Thinking about remodeling your kitchen next year? It used to be that kitchen remodels returned about 90% of the investment when selling a home, and could definitely help sell a home faster. That made the decision to renovate an easy one: Just do it.
However, due to changing real estate market trends and new tax rules, renovating a kitchen may not have the same financial advantages as it did in the past. A 2018 Cost vs. Value report for the South Atlantic region of the U.S. showed that upscale major kitchen remodels returned 56.0% of the investment and midrange major kitchen remodels returned 60.5%.
The national average breaks down like this:
- Upscale kitchen renovation cost: $125,721
- Upscale kitchen renovation value at sale: $67,212
- Upscale kitchen renovation cost recoup: 53.50%
- Midrange kitchen renovation cost: $63,829
- Midrange kitchen renovation value at sale: $37,637
- Midrange kitchen renovation cost recoup: 59%
Why the drop? Real estate professionals tend to agree that we’re approaching a peak in market prices, which means there isn’t much margin for ROI on expensive renovations. Another factor may be that the cost of kitchen renovations has gone up about 20%, making that margin even smaller for the homeowner. The new tax laws restrict home equity line of credit (HELOC) deductions, eliminating the tax advantage of borrowing from your home’s value in order to increase it.
Making the Decision
If you’re stuck with an avocado green kitchen from the 1950s or a Cucina that was super hip in 1970, don’t give up just yet. This data isn’t a red light on your kitchen remodel – it just means you have to make your decisions more carefully. Consider these questions:
Planning to sell next year?
If you’re planning on putting your home on the market and the kitchen could use an update, you probably won’t see much more than a 50% return on your investment when you sell. However, everyone knows that kitchens and bathrooms sell houses fast – and fast sales can save you thousands of dollars – or tens of thousands – in some situations. If you need to sell fast, it might be worth it. Otherwise, you are probably better off with some simple improvements such as:
- A deep cleaning
- Declutter countertops
- Reduce items in the cabinets and pantry to the bare minimum
- Touch up paint (or repaint the whole room)
- Repair anything that is broken
- Accessorize: Take some tips from a pro to stage your kitchen
Planning on keeping your home for a while?
If you’re not planning to sell in the near future, the decision to renovate your kitchen becomes more emotional than financial. If you love your neighbors and your neighborhood, it makes more sense to renovate than to buy a new home. And, a kitchen remodel can have intangible returns that are worth the money, such as an improved sense of well being, and better functionality.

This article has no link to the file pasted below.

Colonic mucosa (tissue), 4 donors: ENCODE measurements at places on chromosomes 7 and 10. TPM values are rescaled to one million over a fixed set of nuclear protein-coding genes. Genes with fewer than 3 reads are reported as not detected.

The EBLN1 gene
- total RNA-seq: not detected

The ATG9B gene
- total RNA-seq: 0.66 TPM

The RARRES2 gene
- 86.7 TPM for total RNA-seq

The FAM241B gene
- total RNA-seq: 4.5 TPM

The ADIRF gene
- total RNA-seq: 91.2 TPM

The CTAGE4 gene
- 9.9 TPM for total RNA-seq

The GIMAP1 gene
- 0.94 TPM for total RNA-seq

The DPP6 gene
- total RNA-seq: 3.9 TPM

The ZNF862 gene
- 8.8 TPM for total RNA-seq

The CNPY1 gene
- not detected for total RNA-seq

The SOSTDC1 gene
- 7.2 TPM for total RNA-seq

If you do decide to remodel, make a realistic budget and stick to it if you want to recoup your investment eventually. That means don’t over-improve your kitchen so that the price of your home outpaces the market in your neighborhood.
It’s easy to get starry-eyed over expensive gas ranges, refrigerators that order groceries for you, sparkling granite, and fancy soft-close drawers. That’s okay as long as you understand you won’t recoup much from those luxuries.
For the foreseeable future, unless you have money to burn, you’ll be financially (and emotionally) better off if you take the middle road with kitchen renovations.
Remodeling with a HELOC or Home Equity Loan
Let’s review the difference in a HELOC and Home Equity Loan:
A Home Equity Loan gives you a lump sum all at once. If you’re planning a $60,000 renovation, for example, you’ll use your home for collateral, and you’ll get a check for $60,000. If your reno comes in under budget, you still have to pay back $60,000. That means you’ll have to be disciplined enough to pay back the excess right away instead of taking a fancy vacation with the rest.
A HELOC is a revolving line of credit that you borrow against as needed – kind of like a credit card. A HELOC allows you to pay for your renovation in stages and helps you only borrow exactly what you need.
Many homeowners finance their kitchen remodels with a HELOC or home equity loan, and with the rise in home values in Charleston, both are popular options.
According to new tax laws, you can still deduct the interest paid on a HELOC up to $100,000 as long as you use it for substantial improvements to your home and the combined amount of your first mortgage and your HELOC or home equity loan don’t exceed the value of your home. If you file jointly with someone, you can deduct interest on up to $750,000 of a home equity loan, or $350,000 if you file individually.
If a kitchen remodel is on your radar, the decision isn’t as easy as it has been in the past. Since you are only likely to recoup about 50% of your investment, the other 50% of the money you spend has to provide some other tangible return (such as a fast home sale), or an intangible return that justifies the price tag.
This article has been prepared for informational purposes only, and is not intended to provide, and should not be relied on for, tax, legal or accounting advice.